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Here Is Martian Chloride, And It Sounds Like Some Kind of Poison. But It’s Not

There are a lot of things people here on Earth are confused about, and two of them are chloride and chlorine. Although spelled almost the same, they couldn’t be more different.
Traces of chloride on Mars' East Thaumasia Planum 6 photos
Mars East Thaumasia PlanumMars East Thaumasia PlanumMars East Thaumasia PlanumMars East Thaumasia PlanumMars East Thaumasia Planum
Chlorine is the fancy term for a substance we use, for instance, in bleach. We also make pesticides and solvents with it, nasty stuff that is not all that friendly to the human body if improperly handled or, worse, ingested.

Chloride, on the other hand, forms here on Earth through aqueous processes. It’s a substance found in seawater, minerals, and, believe it or not, all body fluids. In fact, chloride is an important electrolyte, helping with stuff like cell homeostasis and the functioning of neurons.

So, to put it simply, chlorine is bad for life, whereas chloride is pretty much essential to it. This is why finding the stuff over on Mars is yet another sign of the planet potentially having been home to life at one point in the past.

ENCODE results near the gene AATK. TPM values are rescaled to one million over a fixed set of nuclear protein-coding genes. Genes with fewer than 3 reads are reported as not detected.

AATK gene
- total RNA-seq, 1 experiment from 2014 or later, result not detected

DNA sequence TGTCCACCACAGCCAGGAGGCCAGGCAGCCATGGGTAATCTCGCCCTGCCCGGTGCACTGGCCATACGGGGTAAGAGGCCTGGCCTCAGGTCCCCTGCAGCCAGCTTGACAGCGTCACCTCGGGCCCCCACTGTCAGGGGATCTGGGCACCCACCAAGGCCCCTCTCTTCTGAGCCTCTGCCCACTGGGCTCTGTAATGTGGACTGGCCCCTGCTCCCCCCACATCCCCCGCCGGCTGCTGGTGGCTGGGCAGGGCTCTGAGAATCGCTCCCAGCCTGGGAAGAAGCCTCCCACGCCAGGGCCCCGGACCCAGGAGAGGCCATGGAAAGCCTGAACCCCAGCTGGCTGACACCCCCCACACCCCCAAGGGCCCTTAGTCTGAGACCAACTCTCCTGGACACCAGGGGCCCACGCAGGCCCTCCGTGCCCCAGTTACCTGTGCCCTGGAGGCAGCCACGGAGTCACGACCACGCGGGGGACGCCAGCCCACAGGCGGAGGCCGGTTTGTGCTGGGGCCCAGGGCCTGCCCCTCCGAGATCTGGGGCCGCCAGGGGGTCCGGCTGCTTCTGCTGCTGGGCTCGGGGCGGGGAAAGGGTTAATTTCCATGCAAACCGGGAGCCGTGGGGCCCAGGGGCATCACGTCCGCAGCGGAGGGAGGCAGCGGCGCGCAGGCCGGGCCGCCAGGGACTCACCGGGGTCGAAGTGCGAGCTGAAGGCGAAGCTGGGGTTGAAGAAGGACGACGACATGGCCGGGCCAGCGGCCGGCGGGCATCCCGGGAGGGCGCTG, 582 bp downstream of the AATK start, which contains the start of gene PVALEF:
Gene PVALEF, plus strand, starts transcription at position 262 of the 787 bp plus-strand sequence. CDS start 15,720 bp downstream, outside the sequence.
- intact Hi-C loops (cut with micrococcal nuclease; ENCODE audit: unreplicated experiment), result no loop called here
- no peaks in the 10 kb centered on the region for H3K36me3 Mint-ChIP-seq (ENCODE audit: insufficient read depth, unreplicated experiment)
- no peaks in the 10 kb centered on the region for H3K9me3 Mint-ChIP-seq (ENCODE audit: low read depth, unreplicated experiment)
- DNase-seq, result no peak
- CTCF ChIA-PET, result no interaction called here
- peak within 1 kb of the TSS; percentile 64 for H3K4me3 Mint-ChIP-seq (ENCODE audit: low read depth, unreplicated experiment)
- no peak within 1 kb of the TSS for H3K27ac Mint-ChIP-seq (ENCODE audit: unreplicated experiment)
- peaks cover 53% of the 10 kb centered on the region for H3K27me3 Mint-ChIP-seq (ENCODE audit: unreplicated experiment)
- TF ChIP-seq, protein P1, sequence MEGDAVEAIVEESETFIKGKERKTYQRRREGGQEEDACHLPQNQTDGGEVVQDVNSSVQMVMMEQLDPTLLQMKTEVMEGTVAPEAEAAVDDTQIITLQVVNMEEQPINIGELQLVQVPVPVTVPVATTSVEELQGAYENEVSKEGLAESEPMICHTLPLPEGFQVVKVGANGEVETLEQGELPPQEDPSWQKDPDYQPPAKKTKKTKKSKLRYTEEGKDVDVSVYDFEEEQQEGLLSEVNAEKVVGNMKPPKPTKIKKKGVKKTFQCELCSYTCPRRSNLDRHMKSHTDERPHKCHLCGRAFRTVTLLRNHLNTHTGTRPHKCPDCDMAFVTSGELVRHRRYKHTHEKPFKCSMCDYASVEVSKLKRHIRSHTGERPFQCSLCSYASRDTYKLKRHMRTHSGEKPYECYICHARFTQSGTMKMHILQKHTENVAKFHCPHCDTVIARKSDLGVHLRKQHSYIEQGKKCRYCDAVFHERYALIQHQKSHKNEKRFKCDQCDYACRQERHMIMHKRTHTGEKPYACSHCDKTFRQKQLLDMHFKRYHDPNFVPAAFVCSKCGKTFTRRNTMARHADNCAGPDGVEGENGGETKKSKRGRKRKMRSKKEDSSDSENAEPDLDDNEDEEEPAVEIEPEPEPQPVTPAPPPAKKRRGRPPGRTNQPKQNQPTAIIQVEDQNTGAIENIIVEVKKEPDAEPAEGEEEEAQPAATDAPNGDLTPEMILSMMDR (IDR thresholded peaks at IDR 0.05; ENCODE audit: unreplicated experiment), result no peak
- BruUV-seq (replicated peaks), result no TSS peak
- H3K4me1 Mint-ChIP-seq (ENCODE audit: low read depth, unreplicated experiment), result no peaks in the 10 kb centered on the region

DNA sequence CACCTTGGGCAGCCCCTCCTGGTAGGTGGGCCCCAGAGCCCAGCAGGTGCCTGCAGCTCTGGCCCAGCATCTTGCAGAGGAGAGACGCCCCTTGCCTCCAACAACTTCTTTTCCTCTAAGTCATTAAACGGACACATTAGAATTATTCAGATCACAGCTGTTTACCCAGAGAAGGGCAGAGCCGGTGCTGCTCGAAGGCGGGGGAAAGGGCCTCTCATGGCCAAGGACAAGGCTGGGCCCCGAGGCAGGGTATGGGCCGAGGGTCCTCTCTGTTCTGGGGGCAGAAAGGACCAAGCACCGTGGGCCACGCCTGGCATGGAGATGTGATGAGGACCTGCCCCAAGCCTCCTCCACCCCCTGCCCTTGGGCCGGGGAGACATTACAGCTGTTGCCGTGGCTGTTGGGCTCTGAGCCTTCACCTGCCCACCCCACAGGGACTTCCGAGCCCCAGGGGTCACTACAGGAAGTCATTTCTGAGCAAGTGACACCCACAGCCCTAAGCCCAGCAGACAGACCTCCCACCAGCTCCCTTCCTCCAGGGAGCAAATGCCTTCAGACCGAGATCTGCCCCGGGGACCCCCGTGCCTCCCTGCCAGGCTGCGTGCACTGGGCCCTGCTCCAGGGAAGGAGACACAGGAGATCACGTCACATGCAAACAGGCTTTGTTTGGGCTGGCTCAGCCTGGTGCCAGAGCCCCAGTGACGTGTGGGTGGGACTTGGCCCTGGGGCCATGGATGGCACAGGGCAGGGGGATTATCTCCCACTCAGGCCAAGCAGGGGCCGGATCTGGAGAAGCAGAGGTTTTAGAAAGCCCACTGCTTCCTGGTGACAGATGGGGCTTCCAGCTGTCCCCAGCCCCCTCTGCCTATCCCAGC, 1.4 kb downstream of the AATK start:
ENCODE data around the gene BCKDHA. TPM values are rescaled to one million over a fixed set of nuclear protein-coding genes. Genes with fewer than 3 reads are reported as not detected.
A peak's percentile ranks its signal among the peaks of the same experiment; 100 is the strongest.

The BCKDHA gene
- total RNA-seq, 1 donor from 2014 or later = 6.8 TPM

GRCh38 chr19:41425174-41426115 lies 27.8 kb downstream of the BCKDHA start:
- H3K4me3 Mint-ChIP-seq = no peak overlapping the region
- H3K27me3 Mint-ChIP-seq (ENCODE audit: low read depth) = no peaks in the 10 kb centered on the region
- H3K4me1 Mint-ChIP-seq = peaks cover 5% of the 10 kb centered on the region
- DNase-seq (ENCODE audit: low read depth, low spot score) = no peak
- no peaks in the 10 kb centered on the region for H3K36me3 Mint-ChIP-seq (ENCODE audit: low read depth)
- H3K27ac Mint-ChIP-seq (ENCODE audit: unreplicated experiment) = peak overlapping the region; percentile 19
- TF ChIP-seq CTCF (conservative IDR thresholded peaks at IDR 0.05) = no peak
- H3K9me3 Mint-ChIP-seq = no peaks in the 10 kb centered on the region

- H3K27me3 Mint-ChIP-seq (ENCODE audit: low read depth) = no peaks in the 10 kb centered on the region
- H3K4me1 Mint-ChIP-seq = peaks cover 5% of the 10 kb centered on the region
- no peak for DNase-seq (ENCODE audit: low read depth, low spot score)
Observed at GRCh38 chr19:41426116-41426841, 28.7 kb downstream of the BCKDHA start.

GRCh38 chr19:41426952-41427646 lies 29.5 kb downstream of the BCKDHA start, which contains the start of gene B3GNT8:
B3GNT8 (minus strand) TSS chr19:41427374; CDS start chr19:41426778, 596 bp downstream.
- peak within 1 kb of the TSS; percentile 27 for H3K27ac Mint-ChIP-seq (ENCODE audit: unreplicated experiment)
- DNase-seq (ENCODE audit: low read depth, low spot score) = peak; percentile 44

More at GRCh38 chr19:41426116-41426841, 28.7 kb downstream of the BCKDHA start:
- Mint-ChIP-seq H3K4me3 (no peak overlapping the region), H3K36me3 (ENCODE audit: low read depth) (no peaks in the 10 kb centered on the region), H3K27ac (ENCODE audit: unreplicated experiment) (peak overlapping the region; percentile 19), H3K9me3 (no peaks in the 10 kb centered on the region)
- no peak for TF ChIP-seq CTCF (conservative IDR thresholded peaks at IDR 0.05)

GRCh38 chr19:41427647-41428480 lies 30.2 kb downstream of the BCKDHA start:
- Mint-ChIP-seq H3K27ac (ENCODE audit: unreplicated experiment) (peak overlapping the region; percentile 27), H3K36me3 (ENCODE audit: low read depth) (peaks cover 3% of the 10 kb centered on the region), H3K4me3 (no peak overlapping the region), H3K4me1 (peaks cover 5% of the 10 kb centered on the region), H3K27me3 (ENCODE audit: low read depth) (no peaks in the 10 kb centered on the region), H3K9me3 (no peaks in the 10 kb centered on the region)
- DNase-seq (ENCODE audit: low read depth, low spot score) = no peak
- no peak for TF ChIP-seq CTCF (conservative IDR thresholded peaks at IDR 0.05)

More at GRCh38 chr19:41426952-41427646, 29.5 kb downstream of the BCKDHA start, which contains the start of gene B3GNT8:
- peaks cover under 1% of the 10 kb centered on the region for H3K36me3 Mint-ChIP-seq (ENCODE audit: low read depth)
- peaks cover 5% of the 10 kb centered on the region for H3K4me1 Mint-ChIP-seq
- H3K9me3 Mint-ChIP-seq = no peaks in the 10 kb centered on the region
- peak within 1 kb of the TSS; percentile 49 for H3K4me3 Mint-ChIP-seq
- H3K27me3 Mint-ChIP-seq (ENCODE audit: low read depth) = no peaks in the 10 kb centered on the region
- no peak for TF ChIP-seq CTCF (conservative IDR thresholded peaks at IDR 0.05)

One of the places we believe the substance might be lurking is the East Thaumasia Planum in the western hemisphere of the planet. You can see a portion of the place in the main photo of this piece and in the gallery, snapped by the HiRISE orbital camera in November last year from an altitude of 255 km (158 km), and recently published by the University of Arizona.

We’re told by the scientists there the “chloride detected here occurs within a trough that intersects a wrinkle ridge and crater within the target area, which should be helpful for understanding stratigraphy of the terrain.”

The finding is even more important given how chloride salt deposits here, because they usually dissolve very readily, might have recorded the last stage of liquid water in the region.

Whatever it may come from the study of this photo, we’ll move one step closer to understanding the past of a planet we might very well call home sometime in the future.

Editor's note: Gallery shows Thaumasia Planum region of Mars.

 
 
 
 
 

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